We have been working on a polished piece for this subject, going back historically, etc. to document how we got here(Sept./Oct. 2008). This material is available elsewhere to those who would seek it, so in order to get something up while 'it's still hitting the fan', we expunged most of that, and we'll just offer a conclusion and get on with recommendations. If you don't agree with any of this, please don't assume that we don't know about battery chargers, inverters, converters, solar, etc. Thanks.
We have strayed so far from the intention of the Founding Fathers it isn't funny. They specifically
avoided a debt based system as was established in England before the Revolutionary War. They had
seen the endless taxation and debt it incurred. They wrote against establishment of a central
bank, and intended gold and silver to be the currency. Congress was to be responsible for our currency,
and thereby accountable for it. They said, if the people ever discovered they could vote themselves money
from the treasury, the republic would be lost. There are numerous letters and documents
indicating the philosophy they espoused, and warnings of what would happen when the route they avoided was
embarked upon. Essentially, a future generation ends up being debt slaves to a government/banking
system, on the continent their forefathers conquered. We and our children are that generation. We are
paying interest on the creation of our own currency, which has no intrinsic value. What is
happening may seem to be tied to recent deregulation and excesses, but the whole system is flawed, and
has been patched and bailed out numerous times. Rather than fix the problem, which would involve
admitting mistakes and suffering a cleansing of debt and excesses, it was postponed, which ultimately
makes the correction worse. Never in history has a fiat currency succeeded indefinitely. It was arrogant to
assume we're different or smarter. Keynsian economics doesn't work. Either the Founding Fathers were stupid
white haired rebels who got
lucky, or they were a collection of principled, educated people who knew history and their place in it,
who couldn't tolerate an unjust and immoral set of circumstances, and when they earned the chance (it wasn't
given), tried to codify a system unlike anything before it (or after). They said it was designed for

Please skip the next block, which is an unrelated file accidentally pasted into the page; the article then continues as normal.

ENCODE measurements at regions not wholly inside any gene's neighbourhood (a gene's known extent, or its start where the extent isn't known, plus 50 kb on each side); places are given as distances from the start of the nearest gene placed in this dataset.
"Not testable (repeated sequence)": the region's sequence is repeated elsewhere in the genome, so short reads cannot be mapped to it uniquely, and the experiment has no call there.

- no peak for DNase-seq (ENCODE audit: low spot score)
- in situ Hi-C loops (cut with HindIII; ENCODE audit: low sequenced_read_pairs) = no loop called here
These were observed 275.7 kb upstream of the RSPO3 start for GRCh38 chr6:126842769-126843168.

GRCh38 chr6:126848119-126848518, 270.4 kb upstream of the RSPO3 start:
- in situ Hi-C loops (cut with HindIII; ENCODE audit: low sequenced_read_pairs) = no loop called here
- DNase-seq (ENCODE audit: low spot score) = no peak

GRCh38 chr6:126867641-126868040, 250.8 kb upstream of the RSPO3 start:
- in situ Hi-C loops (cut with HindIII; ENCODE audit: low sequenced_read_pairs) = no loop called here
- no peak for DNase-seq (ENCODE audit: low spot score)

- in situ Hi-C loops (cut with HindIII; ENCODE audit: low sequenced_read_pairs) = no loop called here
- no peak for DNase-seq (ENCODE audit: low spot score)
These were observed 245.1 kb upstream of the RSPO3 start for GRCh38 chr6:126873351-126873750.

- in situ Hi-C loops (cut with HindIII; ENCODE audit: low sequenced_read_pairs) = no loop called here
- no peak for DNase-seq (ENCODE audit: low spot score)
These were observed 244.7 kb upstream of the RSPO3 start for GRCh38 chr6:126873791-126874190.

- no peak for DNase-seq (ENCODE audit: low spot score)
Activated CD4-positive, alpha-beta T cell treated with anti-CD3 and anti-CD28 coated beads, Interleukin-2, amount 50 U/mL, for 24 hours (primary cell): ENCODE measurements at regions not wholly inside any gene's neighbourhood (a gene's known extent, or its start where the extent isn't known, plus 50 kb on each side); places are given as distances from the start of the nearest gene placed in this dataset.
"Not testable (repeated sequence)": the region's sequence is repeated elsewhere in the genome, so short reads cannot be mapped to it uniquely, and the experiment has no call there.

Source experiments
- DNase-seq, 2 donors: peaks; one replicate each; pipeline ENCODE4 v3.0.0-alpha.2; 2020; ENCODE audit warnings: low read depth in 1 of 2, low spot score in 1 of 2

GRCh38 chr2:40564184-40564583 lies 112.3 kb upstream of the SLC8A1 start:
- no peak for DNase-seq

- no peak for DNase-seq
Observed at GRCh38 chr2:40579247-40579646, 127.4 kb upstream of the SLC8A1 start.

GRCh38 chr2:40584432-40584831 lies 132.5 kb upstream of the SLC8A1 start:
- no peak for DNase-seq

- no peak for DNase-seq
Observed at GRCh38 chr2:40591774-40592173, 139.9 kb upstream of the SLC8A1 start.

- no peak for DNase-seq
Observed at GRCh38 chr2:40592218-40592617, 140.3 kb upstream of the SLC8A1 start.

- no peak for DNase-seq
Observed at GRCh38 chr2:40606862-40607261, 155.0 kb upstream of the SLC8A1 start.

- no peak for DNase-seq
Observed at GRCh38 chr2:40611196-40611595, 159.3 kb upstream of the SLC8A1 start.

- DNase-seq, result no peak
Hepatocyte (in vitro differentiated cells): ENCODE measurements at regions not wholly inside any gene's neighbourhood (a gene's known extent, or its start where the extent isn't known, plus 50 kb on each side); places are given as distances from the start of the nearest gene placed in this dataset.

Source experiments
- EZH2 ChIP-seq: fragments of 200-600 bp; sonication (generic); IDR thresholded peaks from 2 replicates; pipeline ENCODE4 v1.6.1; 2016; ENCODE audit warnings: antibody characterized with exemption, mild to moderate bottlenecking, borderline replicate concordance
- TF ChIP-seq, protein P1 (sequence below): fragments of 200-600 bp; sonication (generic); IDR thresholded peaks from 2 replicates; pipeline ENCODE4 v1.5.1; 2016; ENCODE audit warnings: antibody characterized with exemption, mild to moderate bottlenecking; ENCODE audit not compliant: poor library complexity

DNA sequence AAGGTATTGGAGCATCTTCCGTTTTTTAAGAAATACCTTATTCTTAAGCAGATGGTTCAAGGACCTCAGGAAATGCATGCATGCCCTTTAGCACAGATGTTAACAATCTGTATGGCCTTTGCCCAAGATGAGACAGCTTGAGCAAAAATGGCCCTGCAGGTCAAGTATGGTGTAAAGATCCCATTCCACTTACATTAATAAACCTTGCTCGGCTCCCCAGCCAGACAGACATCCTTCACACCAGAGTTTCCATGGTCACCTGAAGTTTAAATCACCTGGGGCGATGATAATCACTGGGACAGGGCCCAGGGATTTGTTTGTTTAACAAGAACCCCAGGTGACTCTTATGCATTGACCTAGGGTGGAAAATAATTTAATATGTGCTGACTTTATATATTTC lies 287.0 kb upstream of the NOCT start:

'a just and moral people, and would serve no other'. Maybe that tells us something. Whether we muddle through
once more, or go into a deflationary depression, inflationary depression, stagflation, whatever, economic
life as we knew it is over. We look more like a communist or fascist state than those we accuse of being
so. If you expect politicians of either major political party to fix our problems: it doesn't matter
if you go down the left side of the road or the right side of the road, if you are on the wrong road.
You still end up some place you don't want to be.
P.S. In the election of 2008, it was a race to see who could promise the most goodies, from different perspectives. Once again, government is promising to fix problems they created, by following the same policies that put us here. 'We will take care of you, just give us control over this and this and this, and give up your.....'. Trying to tax the next guy, always costs everybody. We've grown into a nation of cry babies, and think that spanking is outdated. Well, the spanking is here.
The standard recommendations start with having about three months cash accessible to cover monthly living expenses, to deal with personal circumstances (job loss, for example), or system problems (financial access). Eliminating as much debt from your life as possible is a good idea, though it appears if you have enough debt, somebody else will be put on the hook to deal with it (just kidding). Build a reserve to cover what otherwise may be a credit purchase, like major appliances, and buy the best quality, least frill model you can find ('buy the best, pay cash, take delivery'). Polish up or develope multiple skills, intellectual and physical. If you have a skill that requires tools, acquire the tools debt free, so they are available. It's better to work a day job, and be developing a part time night job, than lose your only job, and these days NO job or income stream is secure. (Feb. 12, 2009 - California is within days of laying off about 20,000 state employees. So much for the guaranteed civil service jobs.) Take charge of your health. Our medical system basically manages sickness and symptoms, and is not a health care system. Socialized medicine won't fix that. Study diet and nutrition - it won't take long and you will have more education on the subject than the average physician. Incorporate some vigorous physical activity in your life, both cardio and strength training. Walk from the far end of the parking lot, up the stairs, walk your dog, split your own firewood, etc. Stress will take a toll on body and soul, and we're in for some.
If you do have investments, learn to manage them yourself, or at least direct how they are managed and distributed. This may be one of the skills you need to polish or develope. If you think a third party will pay as much attention to the disposition of your assets as you will, just watch the news. Brokers and account managers make money going in and going out, not on the value of what's left. Having precious metals that you physically hold is an excellent diversification of assets, and the value won't go to zero. Studying this market, and seeing the manipulation and irrational central bank selling that occurs, may shed light on the 'barbarous relic' title they attempt to apply to gold, and why they attempt to discredit it.